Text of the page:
In the aftermath of the North Carolina fire, it became clear that failure to provide the number of exits required by code was a prevalent practice in industrial settings; managers often limited the number of exits to minimize pilfering by employees. Further, owners often made modifications to their buildings without considering the effects the changes would have on emergency exits. In addition to the main entrance, the Imperial Food Products plant had only two exits from which people could leave the building rapidly, and one of those was blocked at the time of the fire.


The violations found after the Imperial Food Products fire were so blatant and the results so tragic that Emmett Roe, the owner of the business, was convicted of twenty-five counts of involuntary manslaughter. The North Carolina Labor Department also imposed a fine on the company of $800,000. News of the fire was a shock to many Americans, who were puzzled by conditions so unsafe that twenty-five people died in a one-story building. Those familiar with occupational fire safety were not surprised, however. Conditions such as those at Imperial Food Products—an almost complete lack of fire protection in the building, the absence of a training program or emergency plan for employees in case of fire, and the locked exit doors—could be documented in at least one-fourth of all businesses.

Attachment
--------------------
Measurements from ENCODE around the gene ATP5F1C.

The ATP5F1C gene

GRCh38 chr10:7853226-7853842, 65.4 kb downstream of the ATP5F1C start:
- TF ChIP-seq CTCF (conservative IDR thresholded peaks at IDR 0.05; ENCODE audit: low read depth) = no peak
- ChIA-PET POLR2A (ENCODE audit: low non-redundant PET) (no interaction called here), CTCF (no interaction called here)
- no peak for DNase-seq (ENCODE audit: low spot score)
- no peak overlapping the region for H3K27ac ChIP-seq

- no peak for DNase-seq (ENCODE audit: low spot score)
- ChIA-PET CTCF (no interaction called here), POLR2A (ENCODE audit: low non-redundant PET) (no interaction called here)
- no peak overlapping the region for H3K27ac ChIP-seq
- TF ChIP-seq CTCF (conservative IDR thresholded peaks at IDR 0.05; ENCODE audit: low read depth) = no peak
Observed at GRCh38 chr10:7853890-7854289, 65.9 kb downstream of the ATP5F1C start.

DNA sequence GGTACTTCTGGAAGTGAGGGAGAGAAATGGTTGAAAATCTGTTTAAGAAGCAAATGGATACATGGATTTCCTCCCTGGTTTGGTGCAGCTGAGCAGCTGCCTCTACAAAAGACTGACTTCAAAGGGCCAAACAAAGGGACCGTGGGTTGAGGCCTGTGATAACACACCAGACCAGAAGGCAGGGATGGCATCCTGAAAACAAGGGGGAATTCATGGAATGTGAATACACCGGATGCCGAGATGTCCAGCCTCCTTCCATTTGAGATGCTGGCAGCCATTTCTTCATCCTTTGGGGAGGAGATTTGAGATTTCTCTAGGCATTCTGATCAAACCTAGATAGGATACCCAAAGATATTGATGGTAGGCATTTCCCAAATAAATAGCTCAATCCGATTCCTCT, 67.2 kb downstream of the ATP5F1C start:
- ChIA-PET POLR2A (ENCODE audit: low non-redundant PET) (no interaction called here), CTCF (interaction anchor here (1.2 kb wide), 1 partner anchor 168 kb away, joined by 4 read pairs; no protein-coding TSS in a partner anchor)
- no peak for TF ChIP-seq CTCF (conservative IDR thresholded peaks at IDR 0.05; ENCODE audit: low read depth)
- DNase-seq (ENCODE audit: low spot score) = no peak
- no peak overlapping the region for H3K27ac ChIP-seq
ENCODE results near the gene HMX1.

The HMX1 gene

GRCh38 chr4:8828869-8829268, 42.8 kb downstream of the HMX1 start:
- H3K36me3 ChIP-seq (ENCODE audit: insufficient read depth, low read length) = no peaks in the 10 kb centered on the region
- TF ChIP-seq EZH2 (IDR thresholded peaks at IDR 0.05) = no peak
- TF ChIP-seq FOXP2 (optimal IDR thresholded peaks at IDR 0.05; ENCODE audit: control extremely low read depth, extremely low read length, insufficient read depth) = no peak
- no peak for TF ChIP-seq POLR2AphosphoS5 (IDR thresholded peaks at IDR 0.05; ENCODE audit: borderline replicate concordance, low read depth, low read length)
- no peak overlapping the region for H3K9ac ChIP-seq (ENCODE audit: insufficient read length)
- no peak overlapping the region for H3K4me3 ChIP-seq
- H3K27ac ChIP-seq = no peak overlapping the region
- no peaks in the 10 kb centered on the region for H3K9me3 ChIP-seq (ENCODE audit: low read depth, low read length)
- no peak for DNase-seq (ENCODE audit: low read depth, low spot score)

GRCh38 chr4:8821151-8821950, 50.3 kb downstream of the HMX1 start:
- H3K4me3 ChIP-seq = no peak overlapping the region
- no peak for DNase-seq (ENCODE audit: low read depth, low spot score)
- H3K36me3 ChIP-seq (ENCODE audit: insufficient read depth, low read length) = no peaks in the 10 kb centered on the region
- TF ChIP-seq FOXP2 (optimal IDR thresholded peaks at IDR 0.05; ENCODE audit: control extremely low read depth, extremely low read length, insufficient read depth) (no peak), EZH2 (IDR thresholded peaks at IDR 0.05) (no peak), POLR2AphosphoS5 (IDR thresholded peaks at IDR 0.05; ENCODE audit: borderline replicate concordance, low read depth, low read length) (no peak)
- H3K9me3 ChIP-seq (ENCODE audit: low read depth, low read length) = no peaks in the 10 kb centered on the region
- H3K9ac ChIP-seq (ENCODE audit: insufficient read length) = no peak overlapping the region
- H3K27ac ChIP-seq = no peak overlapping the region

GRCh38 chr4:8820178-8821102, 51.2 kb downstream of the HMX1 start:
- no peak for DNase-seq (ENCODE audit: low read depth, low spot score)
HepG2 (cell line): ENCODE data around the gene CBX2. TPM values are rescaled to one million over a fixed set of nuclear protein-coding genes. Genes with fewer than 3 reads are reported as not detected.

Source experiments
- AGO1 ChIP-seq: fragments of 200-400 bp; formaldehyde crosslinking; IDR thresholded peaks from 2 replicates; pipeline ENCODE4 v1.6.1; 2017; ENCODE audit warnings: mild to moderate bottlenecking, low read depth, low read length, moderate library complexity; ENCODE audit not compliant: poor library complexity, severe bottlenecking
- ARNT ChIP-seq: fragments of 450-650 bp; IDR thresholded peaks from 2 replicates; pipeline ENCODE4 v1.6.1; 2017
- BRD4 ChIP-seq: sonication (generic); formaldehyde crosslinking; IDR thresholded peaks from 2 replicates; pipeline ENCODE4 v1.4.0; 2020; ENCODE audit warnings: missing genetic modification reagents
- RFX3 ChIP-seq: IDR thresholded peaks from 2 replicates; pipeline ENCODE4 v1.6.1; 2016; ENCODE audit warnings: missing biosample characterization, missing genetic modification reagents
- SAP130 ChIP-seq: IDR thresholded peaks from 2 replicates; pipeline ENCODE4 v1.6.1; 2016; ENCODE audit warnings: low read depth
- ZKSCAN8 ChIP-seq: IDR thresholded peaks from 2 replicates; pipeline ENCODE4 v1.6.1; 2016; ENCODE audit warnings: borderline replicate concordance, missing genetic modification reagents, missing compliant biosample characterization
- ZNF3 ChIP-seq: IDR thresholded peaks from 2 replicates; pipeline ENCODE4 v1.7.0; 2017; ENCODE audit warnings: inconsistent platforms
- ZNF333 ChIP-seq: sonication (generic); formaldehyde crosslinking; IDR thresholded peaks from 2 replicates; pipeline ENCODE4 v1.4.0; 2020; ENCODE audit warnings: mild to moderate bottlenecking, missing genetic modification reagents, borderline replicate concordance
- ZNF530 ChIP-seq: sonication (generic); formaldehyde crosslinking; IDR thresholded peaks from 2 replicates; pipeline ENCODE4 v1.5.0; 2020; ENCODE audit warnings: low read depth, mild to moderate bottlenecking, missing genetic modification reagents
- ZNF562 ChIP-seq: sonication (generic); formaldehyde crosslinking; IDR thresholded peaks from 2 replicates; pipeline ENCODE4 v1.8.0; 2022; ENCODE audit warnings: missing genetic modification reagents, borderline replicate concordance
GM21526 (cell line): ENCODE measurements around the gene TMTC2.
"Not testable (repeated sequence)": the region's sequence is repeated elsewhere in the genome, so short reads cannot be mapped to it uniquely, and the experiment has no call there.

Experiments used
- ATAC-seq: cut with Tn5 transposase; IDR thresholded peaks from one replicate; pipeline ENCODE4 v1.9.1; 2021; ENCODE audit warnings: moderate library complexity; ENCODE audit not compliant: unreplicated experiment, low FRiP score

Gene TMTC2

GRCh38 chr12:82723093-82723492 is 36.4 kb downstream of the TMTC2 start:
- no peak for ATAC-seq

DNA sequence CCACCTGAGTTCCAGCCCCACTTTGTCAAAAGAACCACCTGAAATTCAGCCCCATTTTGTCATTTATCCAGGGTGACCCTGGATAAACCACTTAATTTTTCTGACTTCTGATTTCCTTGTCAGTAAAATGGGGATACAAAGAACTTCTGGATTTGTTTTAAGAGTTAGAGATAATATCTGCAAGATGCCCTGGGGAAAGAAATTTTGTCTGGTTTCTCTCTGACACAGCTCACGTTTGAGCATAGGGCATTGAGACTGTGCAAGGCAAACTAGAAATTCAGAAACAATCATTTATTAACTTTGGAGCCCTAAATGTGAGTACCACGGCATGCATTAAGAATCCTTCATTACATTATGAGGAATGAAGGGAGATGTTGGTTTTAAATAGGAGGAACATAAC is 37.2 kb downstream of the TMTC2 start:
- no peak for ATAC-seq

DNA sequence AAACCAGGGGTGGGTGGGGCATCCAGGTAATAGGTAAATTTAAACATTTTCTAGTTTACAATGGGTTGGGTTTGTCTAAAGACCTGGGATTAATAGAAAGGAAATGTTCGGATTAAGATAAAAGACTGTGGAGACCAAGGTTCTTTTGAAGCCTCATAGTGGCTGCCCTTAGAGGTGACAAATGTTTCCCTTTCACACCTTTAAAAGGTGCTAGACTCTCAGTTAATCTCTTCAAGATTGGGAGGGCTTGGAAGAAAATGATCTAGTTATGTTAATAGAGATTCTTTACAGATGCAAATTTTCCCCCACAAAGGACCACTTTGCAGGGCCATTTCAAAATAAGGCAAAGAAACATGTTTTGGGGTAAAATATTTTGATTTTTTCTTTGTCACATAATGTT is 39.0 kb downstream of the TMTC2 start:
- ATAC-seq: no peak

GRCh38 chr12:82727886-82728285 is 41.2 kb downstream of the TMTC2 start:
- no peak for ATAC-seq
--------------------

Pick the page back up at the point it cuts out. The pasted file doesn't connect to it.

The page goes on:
After the 1911 Triangle Shirtwaist Factory fire in New York, legislation was passed to protect the rights of employees against business owners who kept their workplace doors locked to keep employees inside. The Cocoanut Grove nightclub fire in Boston in 1942 resulted in laws to improve fire safety in dining and drinking establishments. The Beverly Hills Supper Club Fire in Kentucky thirty-five years later showed that what was needed was adequate enforcement of existing statutes, not more statutes.